When it comes to home improvement trends, it seems more of us are abandoning the kitchen update and revamping the garden instead. In fact, according to the 2020 Renovation Nation Report by money.co.uk, gardens topped the list for the most popular projects, with 35% of homeowners focusing on their outdoor space over other updates.
While homeowners might be changing up their outdoor space to make it a pleasant area to sit in, they might also be trying to attract buyers. The garden has become a key priority for property buyers and more people are taking a look around outside before heading indoors. With so much attention on gardens, it’s a prime time for gardeners and now could be the perfect time to set up your gardening business. Maybe you’ve been considering making your gardening hobby a career for a while? Perhaps you’ve been doing some gardening jobs for family members and want to take things to the next level? Whatever path you’re on, here’s a look at the equipment you need and the steps to take to set up on your own.
Invest in PPE
While the machinery and tools you use are key to doing a good job, prioritise purchasing personal protective wear. Gardening is a manual role and there’s the chance that you’ll nick your fingers or hurt your knees if you don’t have protective clothing on. Some key pieces of PPE include tough gardening gloves, knee pads (or a footstool) to protect your knees when digging in soil, and ear defenders. Ear defenders are especially important as lawnmowers and power-operated gardening tools can be very loud. Prolonged exposure to loud noises can be detrimental to your hearing.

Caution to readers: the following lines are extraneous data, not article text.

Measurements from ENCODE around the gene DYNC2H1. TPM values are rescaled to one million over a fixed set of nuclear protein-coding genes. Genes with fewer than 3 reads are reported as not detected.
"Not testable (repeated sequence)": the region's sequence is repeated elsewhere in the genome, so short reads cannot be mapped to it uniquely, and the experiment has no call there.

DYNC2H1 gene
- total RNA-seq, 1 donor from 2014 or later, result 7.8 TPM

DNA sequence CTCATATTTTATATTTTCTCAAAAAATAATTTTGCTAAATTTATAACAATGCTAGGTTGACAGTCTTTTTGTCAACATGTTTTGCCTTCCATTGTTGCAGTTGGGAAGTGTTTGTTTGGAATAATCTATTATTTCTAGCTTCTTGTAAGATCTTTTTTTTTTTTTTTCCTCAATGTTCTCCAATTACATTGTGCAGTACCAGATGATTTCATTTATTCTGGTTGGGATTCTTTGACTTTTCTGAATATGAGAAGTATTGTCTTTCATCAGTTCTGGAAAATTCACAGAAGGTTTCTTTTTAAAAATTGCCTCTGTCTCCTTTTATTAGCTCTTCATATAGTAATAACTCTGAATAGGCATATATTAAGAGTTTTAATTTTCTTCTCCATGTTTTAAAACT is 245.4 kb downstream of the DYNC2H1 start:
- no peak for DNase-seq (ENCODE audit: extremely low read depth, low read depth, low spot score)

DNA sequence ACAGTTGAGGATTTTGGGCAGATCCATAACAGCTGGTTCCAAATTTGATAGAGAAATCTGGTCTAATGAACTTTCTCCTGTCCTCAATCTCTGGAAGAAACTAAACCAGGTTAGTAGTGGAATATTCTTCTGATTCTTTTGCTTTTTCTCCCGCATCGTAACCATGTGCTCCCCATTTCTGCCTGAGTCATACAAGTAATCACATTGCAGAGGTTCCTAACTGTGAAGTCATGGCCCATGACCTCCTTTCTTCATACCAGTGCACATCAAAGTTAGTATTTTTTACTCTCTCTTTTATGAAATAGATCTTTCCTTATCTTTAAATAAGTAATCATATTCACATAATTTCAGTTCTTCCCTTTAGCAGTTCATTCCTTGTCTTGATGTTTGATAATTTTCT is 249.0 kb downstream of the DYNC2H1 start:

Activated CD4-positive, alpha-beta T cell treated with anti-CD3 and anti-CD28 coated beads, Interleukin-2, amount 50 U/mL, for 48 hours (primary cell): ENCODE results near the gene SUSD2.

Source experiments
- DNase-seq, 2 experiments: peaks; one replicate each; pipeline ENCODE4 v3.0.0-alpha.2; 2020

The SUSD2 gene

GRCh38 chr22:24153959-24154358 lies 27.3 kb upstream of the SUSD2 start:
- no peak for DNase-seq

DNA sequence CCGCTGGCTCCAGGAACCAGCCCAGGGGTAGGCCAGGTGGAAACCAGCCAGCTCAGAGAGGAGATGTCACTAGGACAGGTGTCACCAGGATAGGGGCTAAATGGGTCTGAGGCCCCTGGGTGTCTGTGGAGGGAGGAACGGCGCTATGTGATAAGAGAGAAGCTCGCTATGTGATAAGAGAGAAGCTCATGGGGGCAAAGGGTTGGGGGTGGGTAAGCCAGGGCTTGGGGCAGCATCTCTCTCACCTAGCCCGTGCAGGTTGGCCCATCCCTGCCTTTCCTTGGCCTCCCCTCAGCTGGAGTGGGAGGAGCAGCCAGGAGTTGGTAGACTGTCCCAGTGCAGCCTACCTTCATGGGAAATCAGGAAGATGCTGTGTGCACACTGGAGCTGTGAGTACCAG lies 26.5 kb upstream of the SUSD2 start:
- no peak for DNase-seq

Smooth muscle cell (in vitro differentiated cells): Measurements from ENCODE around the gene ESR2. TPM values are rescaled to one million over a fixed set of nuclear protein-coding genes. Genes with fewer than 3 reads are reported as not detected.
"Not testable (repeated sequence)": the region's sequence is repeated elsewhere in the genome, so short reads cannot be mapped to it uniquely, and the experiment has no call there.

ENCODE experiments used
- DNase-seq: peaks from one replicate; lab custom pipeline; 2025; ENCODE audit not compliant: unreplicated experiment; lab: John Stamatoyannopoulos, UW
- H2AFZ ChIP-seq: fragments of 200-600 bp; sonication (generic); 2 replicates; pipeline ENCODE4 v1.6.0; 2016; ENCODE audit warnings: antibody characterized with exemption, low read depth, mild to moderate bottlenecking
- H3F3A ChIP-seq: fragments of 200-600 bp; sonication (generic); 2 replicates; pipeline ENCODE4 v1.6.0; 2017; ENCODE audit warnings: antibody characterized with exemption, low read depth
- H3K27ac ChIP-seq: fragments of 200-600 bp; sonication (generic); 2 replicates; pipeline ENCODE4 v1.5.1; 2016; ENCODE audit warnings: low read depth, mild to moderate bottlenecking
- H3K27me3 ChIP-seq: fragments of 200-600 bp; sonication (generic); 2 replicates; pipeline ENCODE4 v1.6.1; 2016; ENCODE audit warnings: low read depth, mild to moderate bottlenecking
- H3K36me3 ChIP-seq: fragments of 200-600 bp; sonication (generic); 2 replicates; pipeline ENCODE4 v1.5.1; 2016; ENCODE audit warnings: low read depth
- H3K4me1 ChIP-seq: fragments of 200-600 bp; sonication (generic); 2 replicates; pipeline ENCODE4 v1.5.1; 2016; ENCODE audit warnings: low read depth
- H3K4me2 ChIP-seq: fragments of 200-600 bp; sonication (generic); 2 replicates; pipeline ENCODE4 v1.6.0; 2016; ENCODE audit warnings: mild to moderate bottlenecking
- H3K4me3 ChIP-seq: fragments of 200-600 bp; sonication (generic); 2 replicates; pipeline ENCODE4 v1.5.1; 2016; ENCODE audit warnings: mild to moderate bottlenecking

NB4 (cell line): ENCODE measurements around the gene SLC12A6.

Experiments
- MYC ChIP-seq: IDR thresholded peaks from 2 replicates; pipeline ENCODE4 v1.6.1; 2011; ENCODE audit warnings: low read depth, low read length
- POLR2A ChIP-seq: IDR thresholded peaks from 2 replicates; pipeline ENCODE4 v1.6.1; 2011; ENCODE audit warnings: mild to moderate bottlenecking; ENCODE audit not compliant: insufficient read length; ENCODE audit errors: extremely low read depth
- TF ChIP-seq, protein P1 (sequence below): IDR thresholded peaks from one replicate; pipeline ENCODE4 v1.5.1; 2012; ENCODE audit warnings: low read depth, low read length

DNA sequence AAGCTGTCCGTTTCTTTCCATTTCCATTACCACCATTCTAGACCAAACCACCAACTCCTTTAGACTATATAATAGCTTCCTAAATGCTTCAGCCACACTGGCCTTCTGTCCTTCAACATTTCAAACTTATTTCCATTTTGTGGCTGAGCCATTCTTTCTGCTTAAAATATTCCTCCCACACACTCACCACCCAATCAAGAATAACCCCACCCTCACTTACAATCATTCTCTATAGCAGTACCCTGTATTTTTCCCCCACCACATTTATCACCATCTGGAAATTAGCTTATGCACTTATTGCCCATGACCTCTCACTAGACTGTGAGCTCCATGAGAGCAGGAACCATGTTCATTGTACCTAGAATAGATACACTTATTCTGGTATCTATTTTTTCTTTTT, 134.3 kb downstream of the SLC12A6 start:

Who is your target market?
Before you begin buying tools, it’s worth considering who your customer base will be. For instance, are you going to work in residential settings or are you thinking about offering your services to commercial organisations?
By knowing your market, you’ll be able to work out how much machinery you’ll need – and how big it will be. Doing the gardens in a quiet cul-de-sac will require very different tools to the tasks you’d be working on in the outdoor courtyard of a commercial office block.
Get the essentials
While you might need a more industrial sized mower for bigger jobs, there are some tools that come with the majority of gardening tasks. Invest in good quality versions of these that are likely to withstand daily use in a range of settings and weather conditions. These key tools include a rake, hoe, and fork. You’ll also need pruning tools so you can tackle tough branches, loppers for smaller branches and twigs, and robust hedge shears to tidy up shrubs and privets. While many of these are hand-operated, there are electrically-powered equivalents that you can buy for any large projects. By investing in the essential tools and equipment now, you’re well-placed to set up your gardening business.